Posted: Tuesday, July 29, 2014
Article comment by: There's More to The Story

Imagine you are a 3 year old to 13 year old child or even older. You are on your own without adults.You are asked to walk from Houston, Texas to Minneapolis, Minnesota on your own with no food or belongings to sustain you.
Then you are asked to walk an additional 100 miles past Minnesota. Could you do it?
How long would it take you as a 6 year old? That is the minimum distance these poor, helpless little ones have supposedly walked from Central America to the border of Texas, again, on their own. Apparently they didn't get lost and they survived the journey without help (unless you buy in to the notion that a destitute out-of-work family run out of their homes by gangs and living in squalor somehow came up with $8,000 to $10,000 for EACH child to pay a coyote to take them to the border).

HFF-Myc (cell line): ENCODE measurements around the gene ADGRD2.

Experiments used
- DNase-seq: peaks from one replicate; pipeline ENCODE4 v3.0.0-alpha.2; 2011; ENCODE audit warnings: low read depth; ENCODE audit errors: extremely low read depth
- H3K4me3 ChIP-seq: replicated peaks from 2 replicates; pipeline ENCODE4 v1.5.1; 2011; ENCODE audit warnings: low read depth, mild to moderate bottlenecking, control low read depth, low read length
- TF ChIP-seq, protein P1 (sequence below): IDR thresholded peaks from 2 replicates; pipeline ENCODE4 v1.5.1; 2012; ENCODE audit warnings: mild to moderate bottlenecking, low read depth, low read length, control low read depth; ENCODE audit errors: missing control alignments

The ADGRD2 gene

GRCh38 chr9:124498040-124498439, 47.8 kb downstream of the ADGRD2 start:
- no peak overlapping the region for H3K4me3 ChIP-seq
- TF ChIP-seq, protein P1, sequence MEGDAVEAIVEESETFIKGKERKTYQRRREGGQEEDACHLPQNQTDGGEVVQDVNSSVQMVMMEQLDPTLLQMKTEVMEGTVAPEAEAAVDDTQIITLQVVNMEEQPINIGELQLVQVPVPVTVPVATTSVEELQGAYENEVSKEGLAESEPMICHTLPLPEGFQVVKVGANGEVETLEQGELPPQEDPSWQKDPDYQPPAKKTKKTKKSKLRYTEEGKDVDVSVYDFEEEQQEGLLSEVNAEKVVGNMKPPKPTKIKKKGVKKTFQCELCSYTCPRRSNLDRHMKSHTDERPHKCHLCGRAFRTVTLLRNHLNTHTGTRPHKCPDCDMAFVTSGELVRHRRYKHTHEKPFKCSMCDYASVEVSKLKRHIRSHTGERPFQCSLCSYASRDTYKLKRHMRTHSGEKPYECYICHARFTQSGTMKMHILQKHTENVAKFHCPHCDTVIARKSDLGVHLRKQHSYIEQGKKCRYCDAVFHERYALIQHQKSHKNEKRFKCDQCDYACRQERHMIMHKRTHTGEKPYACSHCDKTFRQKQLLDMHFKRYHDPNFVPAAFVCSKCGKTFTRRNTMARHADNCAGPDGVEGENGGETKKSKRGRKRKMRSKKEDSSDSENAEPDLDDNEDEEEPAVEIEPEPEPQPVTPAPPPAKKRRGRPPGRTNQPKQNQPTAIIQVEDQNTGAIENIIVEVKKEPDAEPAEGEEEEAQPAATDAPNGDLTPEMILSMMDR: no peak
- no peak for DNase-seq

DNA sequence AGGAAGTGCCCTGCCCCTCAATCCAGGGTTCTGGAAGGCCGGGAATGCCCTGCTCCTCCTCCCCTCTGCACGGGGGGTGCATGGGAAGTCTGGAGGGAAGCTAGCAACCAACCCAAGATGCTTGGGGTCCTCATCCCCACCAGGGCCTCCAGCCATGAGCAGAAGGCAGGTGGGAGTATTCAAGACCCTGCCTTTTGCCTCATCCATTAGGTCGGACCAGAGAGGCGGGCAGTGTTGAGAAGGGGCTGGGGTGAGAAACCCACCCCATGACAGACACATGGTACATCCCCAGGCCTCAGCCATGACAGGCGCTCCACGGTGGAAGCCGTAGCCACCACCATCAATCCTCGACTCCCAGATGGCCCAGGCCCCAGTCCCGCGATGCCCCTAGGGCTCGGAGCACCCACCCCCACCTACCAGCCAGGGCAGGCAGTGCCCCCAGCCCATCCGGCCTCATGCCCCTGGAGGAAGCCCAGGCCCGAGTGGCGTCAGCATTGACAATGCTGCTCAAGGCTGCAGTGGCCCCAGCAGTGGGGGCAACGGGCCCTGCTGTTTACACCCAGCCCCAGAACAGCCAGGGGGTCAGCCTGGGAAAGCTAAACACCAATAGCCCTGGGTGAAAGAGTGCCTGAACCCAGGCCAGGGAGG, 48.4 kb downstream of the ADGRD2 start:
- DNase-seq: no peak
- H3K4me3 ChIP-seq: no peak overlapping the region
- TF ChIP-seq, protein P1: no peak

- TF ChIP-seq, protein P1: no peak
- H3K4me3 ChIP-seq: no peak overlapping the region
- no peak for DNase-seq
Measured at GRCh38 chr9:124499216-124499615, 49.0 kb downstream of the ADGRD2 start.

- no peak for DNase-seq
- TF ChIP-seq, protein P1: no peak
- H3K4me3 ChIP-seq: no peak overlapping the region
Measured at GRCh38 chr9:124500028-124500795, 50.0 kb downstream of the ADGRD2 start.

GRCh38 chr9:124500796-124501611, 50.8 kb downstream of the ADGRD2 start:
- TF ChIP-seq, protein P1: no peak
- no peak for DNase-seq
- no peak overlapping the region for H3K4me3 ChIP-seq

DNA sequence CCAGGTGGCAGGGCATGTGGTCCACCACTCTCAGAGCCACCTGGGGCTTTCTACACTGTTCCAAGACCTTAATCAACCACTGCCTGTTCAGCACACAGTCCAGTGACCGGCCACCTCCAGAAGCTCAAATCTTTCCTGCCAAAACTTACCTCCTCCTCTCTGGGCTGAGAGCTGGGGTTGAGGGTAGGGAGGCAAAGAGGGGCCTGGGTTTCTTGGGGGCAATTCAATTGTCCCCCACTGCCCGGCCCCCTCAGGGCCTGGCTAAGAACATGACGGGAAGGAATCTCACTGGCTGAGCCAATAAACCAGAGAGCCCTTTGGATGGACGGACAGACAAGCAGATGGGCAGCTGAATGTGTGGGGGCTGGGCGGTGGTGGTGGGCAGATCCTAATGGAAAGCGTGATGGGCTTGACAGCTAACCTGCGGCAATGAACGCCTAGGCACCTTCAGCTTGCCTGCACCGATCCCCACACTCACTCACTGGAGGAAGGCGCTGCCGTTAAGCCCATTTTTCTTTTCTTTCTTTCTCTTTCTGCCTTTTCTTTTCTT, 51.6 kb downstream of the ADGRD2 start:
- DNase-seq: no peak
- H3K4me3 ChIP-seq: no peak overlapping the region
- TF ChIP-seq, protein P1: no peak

However, what 6 year old do you know who could walk 1,220 miles (minimum), yet more like 1,500 miles on their own without dying? How many days would it take for a 6 year old to walk 1,220 miles without help, directions, food, sun protection, shelter etc.?
I am beginning to think that the truth of all this is not being given completely to us, folks. Someone created and assisted this and the media should be figuring out who it is, don’t you think?

Posted: Tuesday, July 29, 2014
Article comment by: steve hunter